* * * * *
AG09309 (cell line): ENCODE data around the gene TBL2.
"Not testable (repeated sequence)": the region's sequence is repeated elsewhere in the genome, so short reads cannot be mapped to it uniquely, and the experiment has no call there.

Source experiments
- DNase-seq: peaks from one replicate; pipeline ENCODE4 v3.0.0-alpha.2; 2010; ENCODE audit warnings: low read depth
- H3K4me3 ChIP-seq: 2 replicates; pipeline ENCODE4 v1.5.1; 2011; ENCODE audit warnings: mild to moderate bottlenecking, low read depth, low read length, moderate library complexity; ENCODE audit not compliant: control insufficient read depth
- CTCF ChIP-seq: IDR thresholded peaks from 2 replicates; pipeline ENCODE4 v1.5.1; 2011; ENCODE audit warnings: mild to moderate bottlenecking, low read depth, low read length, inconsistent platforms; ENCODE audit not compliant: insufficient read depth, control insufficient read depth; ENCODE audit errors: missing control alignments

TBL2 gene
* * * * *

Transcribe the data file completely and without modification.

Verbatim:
AG09309 (cell line): ENCODE data around the gene TBL2.
"Not testable (repeated sequence)": the region's sequence is repeated elsewhere in the genome, so short reads cannot be mapped to it uniquely, and the experiment has no call there.

Source experiments
- DNase-seq: peaks from one replicate; pipeline ENCODE4 v3.0.0-alpha.2; 2010; ENCODE audit warnings: low read depth
- H3K4me3 ChIP-seq: 2 replicates; pipeline ENCODE4 v1.5.1; 2011; ENCODE audit warnings: mild to moderate bottlenecking, low read depth, low read length, moderate library complexity; ENCODE audit not compliant: control insufficient read depth
- CTCF ChIP-seq: IDR thresholded peaks from 2 replicates; pipeline ENCODE4 v1.5.1; 2011; ENCODE audit warnings: mild to moderate bottlenecking, low read depth, low read length, inconsistent platforms; ENCODE audit not compliant: insufficient read depth, control insufficient read depth; ENCODE audit errors: missing control alignments

TBL2 gene